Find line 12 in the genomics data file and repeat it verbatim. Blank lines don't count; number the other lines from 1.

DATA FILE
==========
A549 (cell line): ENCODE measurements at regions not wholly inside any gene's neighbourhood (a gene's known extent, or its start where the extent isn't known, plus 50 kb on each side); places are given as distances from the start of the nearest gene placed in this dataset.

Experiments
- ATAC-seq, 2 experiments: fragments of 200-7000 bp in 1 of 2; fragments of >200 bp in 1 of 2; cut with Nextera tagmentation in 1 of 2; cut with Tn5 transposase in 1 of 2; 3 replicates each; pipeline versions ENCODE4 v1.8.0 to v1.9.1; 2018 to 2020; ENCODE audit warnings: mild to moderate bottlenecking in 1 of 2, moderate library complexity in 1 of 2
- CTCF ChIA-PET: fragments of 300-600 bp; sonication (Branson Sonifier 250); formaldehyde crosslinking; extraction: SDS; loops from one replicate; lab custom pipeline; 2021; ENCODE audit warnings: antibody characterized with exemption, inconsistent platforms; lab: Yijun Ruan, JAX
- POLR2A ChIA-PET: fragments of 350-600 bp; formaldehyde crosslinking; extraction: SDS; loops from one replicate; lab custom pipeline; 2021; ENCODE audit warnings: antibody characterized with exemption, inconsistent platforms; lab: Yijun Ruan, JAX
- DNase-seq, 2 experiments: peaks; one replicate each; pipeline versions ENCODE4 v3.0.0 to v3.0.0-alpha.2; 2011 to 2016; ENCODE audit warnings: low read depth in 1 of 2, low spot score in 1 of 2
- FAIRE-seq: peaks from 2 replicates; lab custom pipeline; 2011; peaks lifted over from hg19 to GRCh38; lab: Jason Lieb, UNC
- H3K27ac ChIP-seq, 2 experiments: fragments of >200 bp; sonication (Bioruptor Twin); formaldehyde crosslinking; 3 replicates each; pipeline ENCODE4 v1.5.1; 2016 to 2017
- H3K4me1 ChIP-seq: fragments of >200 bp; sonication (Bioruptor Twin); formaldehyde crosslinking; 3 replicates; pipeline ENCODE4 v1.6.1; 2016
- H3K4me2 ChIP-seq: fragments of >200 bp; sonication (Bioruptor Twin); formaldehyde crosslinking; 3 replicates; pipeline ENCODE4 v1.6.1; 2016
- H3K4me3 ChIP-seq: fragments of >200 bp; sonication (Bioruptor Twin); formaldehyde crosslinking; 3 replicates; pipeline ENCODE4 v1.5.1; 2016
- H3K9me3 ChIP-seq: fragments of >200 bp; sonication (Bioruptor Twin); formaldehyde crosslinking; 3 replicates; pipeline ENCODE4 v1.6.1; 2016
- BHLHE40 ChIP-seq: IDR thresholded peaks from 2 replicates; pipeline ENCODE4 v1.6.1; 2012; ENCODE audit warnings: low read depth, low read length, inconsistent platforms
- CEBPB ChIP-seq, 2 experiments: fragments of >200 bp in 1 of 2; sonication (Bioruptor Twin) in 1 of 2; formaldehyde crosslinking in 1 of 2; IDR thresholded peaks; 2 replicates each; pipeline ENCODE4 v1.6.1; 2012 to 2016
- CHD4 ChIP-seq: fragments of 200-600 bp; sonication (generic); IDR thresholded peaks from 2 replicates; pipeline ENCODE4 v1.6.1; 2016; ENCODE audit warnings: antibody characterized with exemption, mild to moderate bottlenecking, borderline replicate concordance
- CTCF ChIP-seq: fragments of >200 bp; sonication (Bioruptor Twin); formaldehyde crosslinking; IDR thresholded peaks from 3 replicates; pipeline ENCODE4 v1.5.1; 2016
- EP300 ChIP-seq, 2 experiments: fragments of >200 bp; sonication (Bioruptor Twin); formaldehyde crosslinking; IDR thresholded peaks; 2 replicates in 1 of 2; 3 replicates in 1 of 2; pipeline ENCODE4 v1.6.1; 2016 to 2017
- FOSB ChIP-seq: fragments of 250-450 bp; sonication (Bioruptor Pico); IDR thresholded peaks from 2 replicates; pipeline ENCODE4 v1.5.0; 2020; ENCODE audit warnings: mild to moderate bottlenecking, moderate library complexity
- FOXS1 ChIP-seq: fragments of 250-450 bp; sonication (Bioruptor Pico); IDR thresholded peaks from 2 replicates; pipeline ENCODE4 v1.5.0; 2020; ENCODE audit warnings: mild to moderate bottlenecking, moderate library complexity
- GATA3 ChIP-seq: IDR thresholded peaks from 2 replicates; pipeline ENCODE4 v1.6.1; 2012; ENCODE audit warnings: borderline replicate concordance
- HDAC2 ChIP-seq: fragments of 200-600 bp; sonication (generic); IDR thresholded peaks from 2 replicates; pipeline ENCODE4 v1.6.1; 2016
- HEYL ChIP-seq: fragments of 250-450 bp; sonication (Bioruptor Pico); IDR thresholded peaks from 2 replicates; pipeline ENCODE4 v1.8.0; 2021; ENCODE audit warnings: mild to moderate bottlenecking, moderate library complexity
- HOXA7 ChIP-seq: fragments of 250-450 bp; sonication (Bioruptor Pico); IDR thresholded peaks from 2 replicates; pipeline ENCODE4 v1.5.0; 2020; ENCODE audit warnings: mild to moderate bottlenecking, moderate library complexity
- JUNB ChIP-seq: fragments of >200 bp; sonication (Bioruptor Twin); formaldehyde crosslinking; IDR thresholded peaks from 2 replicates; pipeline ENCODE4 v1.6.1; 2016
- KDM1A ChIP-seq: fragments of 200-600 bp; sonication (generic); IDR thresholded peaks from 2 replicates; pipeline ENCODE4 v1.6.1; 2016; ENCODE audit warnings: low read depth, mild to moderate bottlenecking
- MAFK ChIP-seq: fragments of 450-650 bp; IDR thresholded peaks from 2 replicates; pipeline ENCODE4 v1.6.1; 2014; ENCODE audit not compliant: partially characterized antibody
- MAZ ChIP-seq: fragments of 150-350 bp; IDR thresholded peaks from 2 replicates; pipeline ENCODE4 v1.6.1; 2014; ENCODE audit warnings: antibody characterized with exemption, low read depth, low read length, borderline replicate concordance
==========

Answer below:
- H3K9me3 ChIP-seq: fragments of >200 bp; sonication (Bioruptor Twin); formaldehyde crosslinking; 3 replicates; pipeline ENCODE4 v1.6.1; 2016